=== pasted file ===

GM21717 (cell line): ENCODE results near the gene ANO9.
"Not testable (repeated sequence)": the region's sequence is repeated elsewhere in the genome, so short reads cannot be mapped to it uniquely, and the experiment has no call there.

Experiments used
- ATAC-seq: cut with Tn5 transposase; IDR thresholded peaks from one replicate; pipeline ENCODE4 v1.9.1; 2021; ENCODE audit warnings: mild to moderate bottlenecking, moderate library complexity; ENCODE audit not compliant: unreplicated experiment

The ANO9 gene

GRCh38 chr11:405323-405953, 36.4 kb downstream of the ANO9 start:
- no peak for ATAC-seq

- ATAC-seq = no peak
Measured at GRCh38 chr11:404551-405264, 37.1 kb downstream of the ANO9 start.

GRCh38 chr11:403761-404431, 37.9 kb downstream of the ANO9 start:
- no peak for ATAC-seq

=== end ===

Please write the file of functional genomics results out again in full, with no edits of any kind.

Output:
GM21717 (cell line): ENCODE results near the gene ANO9.
"Not testable (repeated sequence)": the region's sequence is repeated elsewhere in the genome, so short reads cannot be mapped to it uniquely, and the experiment has no call there.

Experiments used
- ATAC-seq: cut with Tn5 transposase; IDR thresholded peaks from one replicate; pipeline ENCODE4 v1.9.1; 2021; ENCODE audit warnings: mild to moderate bottlenecking, moderate library complexity; ENCODE audit not compliant: unreplicated experiment

The ANO9 gene

GRCh38 chr11:405323-405953, 36.4 kb downstream of the ANO9 start:
- no peak for ATAC-seq

- ATAC-seq = no peak
Measured at GRCh38 chr11:404551-405264, 37.1 kb downstream of the ANO9 start.

GRCh38 chr11:403761-404431, 37.9 kb downstream of the ANO9 start:
- no peak for ATAC-seq